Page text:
Middle East F&B professionals have their work cut out planning outlets for the region’s numerous hotels – but what are the key points and pitfalls of devising a property’s culinary portfolio? Lucy Taylor finds out
The Middle East’s hotel dining scene is arguably one of the most diverse in the world.
Given the huge investment in hundreds of new hotels – each boasting a plethora of F&B outlets– the guest is spoilt for choice.
But actually creating that portfolio, realising the perfect mix of concepts to suit a particular clientele, is no mean feat.
“Conceptualising F&B outlets, with a new hotel and a blank canvas, is both exciting and overwhelming,” concedes Thomas Tapken, vice president – operations for Millennium Hotels & Resorts Middle East.
“Start with the basics: an analysis of what already exists in the area, identifyingthe concepts currently in fashion, the long-term successes and the expectations of your target audience,” he advises.
“You also have to analyse the actual space available within the hotel, along with the positioning and identity of the property.”
This process requires the expertise of a whole range of hospitality and F&B professionals, explains Philippe Montaubin – cluster general manager for Novotel, Adagio Premium and Ibis Dubai Al Barsha.
“It is essential for the F&B director, operations manager and executive chef to get involved almost a year before the actual opening date,” he asserts.
Simon Casson, regional vice president and general manager of the Four Seasons Resort Dubai at Jumeirah Beach, adds that including the designer from the early stages can be a boon: “By involving both designer and chef, it ensures the direction and general flow of the project (in terms of both style and logistics) remain symbiotic and grow simultaneously.”
For certain projects, hotels may decide to engage additional out-of-house expertise.Enrico Clementi, managing partner at F&B consulting and design firm Tribe Creators, notes that external opinions combined with specialistinsight can streamline the process.
“Too often, the decision regarding F&B mix is based on random opinions, comparisons with existing hotels,or simply rushing to fill a perceived gap in the market,” he observes.
“Every hotel needs to be treated differently. The days of going down a checklist and ticking off Italian, Japanese and steakhouse concepts are over. A hotel’s F&B offering should be unique to that property, andfit with increasingly demanding and well-travelled clients.”
External expertise is also available at Thomas Klein International (TKI): a firm offering consultancy, design and management services to the hospitality, entertainment and leisure industries.
Principal and managing director Daniel During asserts that any new F&B project should start with four basic principles: “Add value to the entire property; create clear differentiation factors; create competitive advantage in each F&B concept; and consider Dubai trends, but don’t follow them.”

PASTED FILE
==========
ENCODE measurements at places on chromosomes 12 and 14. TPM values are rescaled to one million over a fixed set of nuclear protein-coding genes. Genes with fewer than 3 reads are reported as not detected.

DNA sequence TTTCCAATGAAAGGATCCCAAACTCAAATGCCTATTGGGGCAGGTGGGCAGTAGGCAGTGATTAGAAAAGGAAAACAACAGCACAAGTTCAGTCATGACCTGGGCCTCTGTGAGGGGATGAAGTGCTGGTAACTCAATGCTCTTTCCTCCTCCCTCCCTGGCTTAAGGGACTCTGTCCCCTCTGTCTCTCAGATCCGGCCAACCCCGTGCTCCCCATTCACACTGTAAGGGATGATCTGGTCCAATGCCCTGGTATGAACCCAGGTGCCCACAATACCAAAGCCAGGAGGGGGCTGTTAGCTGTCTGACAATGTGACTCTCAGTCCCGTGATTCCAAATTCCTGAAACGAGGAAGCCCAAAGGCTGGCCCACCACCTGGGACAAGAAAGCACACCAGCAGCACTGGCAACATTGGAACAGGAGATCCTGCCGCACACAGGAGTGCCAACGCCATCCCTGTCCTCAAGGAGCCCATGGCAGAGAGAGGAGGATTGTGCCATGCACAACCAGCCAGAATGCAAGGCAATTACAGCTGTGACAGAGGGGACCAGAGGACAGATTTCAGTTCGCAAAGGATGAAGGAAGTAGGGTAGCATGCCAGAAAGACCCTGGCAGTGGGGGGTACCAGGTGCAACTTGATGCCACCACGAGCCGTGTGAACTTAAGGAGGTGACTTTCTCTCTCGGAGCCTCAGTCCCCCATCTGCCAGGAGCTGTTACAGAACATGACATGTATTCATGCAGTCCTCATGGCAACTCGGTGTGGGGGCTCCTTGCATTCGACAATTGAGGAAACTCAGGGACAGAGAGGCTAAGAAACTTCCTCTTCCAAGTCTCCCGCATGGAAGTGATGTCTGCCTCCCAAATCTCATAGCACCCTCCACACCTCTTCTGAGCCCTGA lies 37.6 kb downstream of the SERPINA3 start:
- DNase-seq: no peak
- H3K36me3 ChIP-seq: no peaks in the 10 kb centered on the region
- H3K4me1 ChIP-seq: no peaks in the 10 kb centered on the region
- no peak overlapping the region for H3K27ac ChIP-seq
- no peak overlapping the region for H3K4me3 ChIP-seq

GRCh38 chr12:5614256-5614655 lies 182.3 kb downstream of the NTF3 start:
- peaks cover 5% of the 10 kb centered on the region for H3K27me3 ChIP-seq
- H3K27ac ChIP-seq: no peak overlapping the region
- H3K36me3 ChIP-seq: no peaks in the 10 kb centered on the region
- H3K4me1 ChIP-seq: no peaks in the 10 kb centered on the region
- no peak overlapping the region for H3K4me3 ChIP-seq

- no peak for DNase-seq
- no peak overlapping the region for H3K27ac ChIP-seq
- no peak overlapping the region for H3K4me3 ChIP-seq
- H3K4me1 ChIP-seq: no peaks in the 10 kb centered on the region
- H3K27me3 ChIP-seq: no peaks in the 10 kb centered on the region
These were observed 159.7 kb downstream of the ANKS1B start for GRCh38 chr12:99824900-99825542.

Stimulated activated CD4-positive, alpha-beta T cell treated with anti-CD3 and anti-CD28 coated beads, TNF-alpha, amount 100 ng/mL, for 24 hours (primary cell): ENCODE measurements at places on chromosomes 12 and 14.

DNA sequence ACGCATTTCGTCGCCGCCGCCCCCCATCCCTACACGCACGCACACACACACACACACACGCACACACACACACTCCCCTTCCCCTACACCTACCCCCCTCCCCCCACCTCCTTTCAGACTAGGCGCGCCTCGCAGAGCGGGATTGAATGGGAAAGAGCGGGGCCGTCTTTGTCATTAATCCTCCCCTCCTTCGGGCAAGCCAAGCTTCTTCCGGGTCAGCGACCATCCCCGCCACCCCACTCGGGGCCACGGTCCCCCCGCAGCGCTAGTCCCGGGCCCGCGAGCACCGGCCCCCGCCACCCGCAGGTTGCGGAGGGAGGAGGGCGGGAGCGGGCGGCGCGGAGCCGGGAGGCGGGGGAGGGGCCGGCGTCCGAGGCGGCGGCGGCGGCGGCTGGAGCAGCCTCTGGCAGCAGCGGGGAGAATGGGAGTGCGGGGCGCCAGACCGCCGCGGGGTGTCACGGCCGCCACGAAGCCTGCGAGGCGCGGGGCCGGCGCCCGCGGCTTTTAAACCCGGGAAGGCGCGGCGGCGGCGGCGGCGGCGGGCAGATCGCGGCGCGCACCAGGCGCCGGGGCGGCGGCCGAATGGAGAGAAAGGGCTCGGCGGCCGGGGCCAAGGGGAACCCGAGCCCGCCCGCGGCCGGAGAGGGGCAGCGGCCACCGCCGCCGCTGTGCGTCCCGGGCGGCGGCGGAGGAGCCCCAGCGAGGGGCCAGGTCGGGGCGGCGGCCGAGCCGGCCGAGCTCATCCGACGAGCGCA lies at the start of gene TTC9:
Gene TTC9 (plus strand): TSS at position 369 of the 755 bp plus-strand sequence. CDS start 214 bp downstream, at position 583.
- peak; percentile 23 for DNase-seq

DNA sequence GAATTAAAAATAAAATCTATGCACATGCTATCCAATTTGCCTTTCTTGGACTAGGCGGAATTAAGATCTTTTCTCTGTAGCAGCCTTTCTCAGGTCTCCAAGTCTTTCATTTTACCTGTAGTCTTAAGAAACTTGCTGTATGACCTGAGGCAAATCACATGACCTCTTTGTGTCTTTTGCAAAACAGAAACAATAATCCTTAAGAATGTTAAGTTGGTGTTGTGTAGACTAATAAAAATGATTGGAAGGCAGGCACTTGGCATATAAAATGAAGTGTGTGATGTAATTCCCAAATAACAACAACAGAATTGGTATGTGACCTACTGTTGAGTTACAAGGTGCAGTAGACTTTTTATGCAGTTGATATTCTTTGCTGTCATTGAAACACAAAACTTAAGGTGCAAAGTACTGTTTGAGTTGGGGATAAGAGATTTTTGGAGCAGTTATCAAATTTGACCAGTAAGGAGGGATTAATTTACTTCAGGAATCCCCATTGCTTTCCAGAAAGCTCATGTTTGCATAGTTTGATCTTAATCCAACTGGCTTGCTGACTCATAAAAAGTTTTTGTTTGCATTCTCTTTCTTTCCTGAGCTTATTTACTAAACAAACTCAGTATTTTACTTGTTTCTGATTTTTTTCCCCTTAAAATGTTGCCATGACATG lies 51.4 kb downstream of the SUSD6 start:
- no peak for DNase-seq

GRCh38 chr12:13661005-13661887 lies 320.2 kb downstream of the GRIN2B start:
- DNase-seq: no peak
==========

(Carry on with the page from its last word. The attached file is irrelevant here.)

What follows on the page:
Setting the style
With so much to take into consideration, developing an F&B portfolio from scratch seems a daunting task. But anyjourney must start with a single step:in this case, selecting the themes.
According to Clementi, the decision must be based on “thorough research, taking into account aspects such as existing competition, catchment areas, customer demand and so on”.
“This identity needs to match the ultimate objective for that specific outlet; for example, an Italian restaurant could be stylish, classic, modern – and that direction impacts everything from design to staff uniforms. So it’s really important this is established from the start,” he adds.
At DusitThani Abu Dhabi, director of F&B Rami Zok advocates the importance of strategic planning. “This is the process of matching the company’s goals and resources to opportunities in the marketplace and helps you marry the F&B concept to the local area”, he explains.
This combination of professional expertise and market research is vital – particularly in a region where there are already so many diverse dining options; asFadeelWehbe, general manager at the recently opened Pullman Jumeirah Lakes Towers, notes.
“Trendy themes tend to go out of fashion quickly, and the cost of bringing a concept to market can be immense. As a sizeable brand, we have a number of tried and true concepts to call on, but we also have to take in to account what’s in the market – and in Dubai particularly, we’re already spoilt for choice,” he admits.
During agrees that originality is vital to an outlet’s long-term success – and voices concern that, all too often, Middle East operators fall back on tired concepts.
“It is sad to see that a lot of the things we have now in Dubai, not only in terms of F&B concepts but also architectural styles, are already somewhere else,” he observes, adding the warning: “If you follow the herd, you will only go as far as the herd goes.”
During’s advice? “First and foremost stop copying and introducing franchises. Develop your own concepts after investigating what’s on offer, and do nothing that’s already here and done.”
Too many cooks…